A flexible shaft, sometimes called a bowden cable, transmits rotary motion much like a solid shaft, but it can be routed over, under, and around obstacles that would make using a solid shaft impractical. A “Flexible Shaft Assembly” consists of a rotating shaft (sometimes called a core) with end fittings for attachment to the driving and driven mating parts. A protective outer casing is used when necessary. This casing has its own fittings, called ferrules, which keep it stationary during use.
A flexible shaft is a highly effective means of transmitting rotary motion and is more efficient than universal joints, gears, sprockets and chains, or belts and pulleys. It is typically lower in cost than these other devices and offers the added benefit of compensating for misalignments in a system that can greatly reduce cost and assembly time.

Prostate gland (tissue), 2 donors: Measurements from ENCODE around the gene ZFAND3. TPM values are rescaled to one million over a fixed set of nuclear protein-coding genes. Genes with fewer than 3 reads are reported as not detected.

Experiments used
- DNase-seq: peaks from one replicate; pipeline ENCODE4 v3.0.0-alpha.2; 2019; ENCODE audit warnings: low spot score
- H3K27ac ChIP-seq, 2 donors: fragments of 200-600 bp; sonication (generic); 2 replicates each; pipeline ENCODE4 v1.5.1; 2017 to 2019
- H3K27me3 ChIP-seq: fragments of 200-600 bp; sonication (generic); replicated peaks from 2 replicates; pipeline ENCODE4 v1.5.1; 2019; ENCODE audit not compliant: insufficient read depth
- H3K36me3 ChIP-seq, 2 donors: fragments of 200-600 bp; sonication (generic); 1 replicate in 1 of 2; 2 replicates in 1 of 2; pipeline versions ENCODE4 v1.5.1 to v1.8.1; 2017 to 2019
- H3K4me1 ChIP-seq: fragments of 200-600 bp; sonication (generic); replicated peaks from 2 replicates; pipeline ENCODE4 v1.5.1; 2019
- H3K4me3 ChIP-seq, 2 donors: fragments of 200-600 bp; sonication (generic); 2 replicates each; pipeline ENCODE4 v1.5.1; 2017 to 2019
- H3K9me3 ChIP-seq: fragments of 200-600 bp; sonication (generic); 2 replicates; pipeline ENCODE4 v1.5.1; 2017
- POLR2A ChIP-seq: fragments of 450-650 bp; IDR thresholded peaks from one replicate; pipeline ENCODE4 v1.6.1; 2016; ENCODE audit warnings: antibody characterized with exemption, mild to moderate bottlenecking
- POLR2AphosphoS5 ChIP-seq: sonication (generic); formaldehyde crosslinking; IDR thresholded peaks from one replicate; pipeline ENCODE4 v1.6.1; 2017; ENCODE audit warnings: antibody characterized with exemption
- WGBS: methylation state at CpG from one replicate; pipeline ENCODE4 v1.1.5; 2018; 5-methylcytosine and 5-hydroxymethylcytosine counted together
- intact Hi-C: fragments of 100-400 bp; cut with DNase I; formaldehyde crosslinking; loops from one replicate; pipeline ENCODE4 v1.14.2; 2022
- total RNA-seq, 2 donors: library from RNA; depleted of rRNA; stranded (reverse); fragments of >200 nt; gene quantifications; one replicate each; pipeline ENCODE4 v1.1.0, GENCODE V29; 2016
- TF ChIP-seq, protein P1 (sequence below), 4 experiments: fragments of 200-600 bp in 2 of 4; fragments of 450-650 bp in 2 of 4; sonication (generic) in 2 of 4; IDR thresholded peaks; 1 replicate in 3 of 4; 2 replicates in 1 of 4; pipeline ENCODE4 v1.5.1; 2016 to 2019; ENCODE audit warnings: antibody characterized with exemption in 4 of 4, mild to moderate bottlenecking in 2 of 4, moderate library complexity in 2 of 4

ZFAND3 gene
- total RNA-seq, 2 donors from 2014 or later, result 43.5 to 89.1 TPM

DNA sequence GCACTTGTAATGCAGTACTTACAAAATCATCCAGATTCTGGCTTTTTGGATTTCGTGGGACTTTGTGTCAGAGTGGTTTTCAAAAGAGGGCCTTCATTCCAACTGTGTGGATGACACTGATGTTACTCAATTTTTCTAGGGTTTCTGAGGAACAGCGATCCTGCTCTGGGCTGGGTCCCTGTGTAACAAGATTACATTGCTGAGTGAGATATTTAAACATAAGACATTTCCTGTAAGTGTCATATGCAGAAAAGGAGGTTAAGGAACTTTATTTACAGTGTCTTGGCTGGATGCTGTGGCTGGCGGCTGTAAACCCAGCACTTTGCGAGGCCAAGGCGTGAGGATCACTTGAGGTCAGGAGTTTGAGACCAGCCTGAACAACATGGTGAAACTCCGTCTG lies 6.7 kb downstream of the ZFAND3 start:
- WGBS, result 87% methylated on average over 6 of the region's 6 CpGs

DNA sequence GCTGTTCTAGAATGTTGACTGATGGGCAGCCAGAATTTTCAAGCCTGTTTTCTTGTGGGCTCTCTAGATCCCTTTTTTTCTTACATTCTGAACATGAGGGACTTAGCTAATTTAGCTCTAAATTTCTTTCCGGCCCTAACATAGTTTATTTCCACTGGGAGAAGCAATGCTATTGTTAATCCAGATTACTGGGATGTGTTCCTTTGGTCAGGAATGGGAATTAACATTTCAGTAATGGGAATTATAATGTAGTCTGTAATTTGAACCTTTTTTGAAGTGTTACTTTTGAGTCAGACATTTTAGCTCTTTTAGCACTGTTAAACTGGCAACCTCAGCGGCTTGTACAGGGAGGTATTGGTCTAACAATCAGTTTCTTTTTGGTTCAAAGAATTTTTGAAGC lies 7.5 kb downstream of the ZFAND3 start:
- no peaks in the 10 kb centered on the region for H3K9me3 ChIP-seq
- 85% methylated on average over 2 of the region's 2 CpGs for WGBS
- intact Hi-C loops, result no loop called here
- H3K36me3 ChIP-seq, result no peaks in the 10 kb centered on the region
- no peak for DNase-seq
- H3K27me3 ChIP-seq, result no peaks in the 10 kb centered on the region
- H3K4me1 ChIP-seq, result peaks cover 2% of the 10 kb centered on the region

One of the main applications during the twentieth century was automotive speedometer cables (speedo cables) and tachometer cables (tacho cables). Today automotive applications centre on seat adjusters for electric powered seating. Aerospace uses include Thrust Reverser synchronisation and drive actuation, flap and slat actuator drives, rudder control and numerous remote control or manual override fail safe systems. Defence applications such as driving optical protective covers and back up systems so that operations can continue in the event of primary system failures. Other uses range from photocopier sorting mechanisms, home cinema projection systems to nuclear submarine valve control, with food preparation equipment and medical in between.